Subnotes on Seminar titled Age of AI and VUCA Society

  • 2021.8.29

Seminar Title:  Age of AI and VUCA Society

 *AI= Artificial Intelligence

Intelligence demonstrated by machines that mimic “cognitive” functions that humans associate with the human mind, such as “learning” and “problem solving”

    VUCA= Volatile, Uncertain, Complex, Ambiguous

Raymond Kurzweil, an American inventor and futurist, predicted in 1990 that computers would beat the best human players by the year 2045. In May 1997, IBM’s Deep Blue computer defeated chess World Champion Garry Kasparov.

Kurzweil foresaw the explosive growth in worldwide Internet use that began in the 1990s when there were only 2.6 million Internet users in the world, and the medium was unreliable, difficult to use, and deficient in content.

The core of his messages is that the pace of change in the last two decades has grown by orders of magnitude, which will bring about changes to our work models and learning processes.

We already see some of the signs today.

Amazon Go (Shopping Store): You enter the store, take the goods you want, put them into your bag and go out of the store. More than 300 cameras on the ceiling read the commodity codes based on which payment receipt is conveyed to you.

5G, which far surpasses 4G in terms of speed, capacity and latency (less response time), processes downloading of two hours volume in 3.6 seconds which takes 6 minutes for 4G. This has enabled AR/VR surgery in the medical field.

Automatic Driving:  The Autonomous Driving Device is becoming a standard today.

No Ordinary Disruption: The four Global Forces Breaking All the Trends”,

McKinsey Global Institute, Richard Dobbs, James Manyika and Jonathan Woetzel.

The book explains the rise of emerging markets, the accelerating impact of technology, an aging world population, and accelerating flows of trade, capital and people.

Our intuitions formed during a uniquely benign period for the world economy — often termed the Great Moderation.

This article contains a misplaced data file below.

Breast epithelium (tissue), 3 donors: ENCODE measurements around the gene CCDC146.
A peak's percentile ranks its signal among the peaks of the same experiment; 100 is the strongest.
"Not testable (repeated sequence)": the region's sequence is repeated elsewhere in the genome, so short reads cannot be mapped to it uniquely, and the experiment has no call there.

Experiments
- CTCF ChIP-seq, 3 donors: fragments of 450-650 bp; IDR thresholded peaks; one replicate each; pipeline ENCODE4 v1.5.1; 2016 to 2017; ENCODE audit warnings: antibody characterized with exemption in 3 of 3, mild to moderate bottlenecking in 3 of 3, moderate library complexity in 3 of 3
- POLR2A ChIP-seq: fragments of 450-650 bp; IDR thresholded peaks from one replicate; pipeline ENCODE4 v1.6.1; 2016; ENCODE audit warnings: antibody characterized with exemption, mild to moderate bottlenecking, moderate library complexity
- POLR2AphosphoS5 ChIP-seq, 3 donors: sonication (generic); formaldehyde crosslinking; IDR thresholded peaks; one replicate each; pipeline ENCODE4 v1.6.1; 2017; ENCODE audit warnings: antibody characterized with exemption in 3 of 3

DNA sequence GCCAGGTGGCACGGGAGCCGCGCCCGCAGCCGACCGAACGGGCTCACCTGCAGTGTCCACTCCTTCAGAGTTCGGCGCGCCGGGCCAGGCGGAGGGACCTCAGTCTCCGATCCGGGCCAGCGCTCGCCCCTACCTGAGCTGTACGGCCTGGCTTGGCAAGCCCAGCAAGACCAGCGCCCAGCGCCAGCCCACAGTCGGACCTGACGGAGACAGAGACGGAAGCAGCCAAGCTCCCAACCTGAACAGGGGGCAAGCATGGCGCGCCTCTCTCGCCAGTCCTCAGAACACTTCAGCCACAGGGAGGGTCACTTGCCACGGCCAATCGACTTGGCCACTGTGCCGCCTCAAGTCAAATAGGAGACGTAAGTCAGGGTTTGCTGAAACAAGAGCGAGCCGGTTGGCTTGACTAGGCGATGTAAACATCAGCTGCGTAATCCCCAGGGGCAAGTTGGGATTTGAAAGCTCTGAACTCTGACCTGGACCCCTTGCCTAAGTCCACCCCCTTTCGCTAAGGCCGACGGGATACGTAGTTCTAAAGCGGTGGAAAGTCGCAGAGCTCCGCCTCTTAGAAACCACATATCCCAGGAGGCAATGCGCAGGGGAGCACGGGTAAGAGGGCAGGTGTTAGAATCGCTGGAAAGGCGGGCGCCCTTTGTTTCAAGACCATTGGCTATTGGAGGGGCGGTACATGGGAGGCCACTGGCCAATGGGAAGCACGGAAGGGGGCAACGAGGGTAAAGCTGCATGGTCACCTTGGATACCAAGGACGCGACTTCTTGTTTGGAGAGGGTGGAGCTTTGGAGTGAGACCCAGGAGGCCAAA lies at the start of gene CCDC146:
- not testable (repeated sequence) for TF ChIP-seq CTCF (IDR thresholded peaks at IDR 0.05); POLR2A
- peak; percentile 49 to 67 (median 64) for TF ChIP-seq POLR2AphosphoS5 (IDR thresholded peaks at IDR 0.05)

Asset prices were rising, cost of capital was falling, labor and resources were abundant, and generation after generation was growing up more prosperous than their parents.

But the Great Moderation has gone.

The cost of capital may rise. The price of everything from grain to steel may become more volatile. The world’s labor force could shrink. Individuals, particularly those with low job skills, are at risk of growing up poorer than their parents.

By 2025, a regional city in China — Tianjin(天津)– will have a GDP equal to that of the Sweden; in the decades ahead, half of the world’s economic growth will come from 440 cities including Kumasi in Ghana or Santa Carina in Brazil that most executives today would be hard-pressed to locate on a map.

Carnegie Mellon University Africa, in Rwanda, which Mrs. Komiyama visited in 2019, boasts that they will be “Singapore in Africa”.

Breakthrough in technology has opened new potential that did not exist before.

Even a small remote city can emerge as a leading center of new enterprises.

Technological innovation has started to change how we work in our society.

It has been taken for granted in Japan that people are employed and stay with one same company through one’s life (lifetime employment).

However, people who change their work associations are the increasing trend recently.

People who hold side business, normally forbidden in many Japanese companies, and people who work at several companies in parallel are increasing as well. Such situations are not rare and are, in fact, rather a peculiar trend nowadays in Japan.

The required tasks or job descriptions are transformed or evolved into different ones.

The accelerated advance of technology with astonishing speed is to transform our learning mode as well.

The role of teachers is being shifted from a teaching expert to that of a mentor or coach.

Attentive observation of student’s learning behavior instead of information giving will be required of teachers in the future.

The highest importance of education in Estonia and Finland is on cultivating creative potential. Educational materials of five senses (touch, taste, hearing, eyesight, smell) are gaining attention. It is important to see and feel how tea leaves or lychee fruits are grown and how eels grow on site.

Learning with real goods or entities, first-hand experience, will be encouraged more.

Mistake is the mother of success. Learning through mistakes or failures, which gives precious feedback, is more valuable than learning by how-to books.

【Note】‘Food for Thought’

There were many more examples actually presented and explained by Mrs. Komiyama in her seminar. Above is a brief memorandum of major points I noticed and notes that I took at the seminar. The above notes, therefore, do not reflect the actual content of what Mrs. Komiyama presented in her seminar. All the errors and omissions are solely my responsibility.      –  Kazuyuki Matsumoto, an EWC alumnus, ISI 1969-71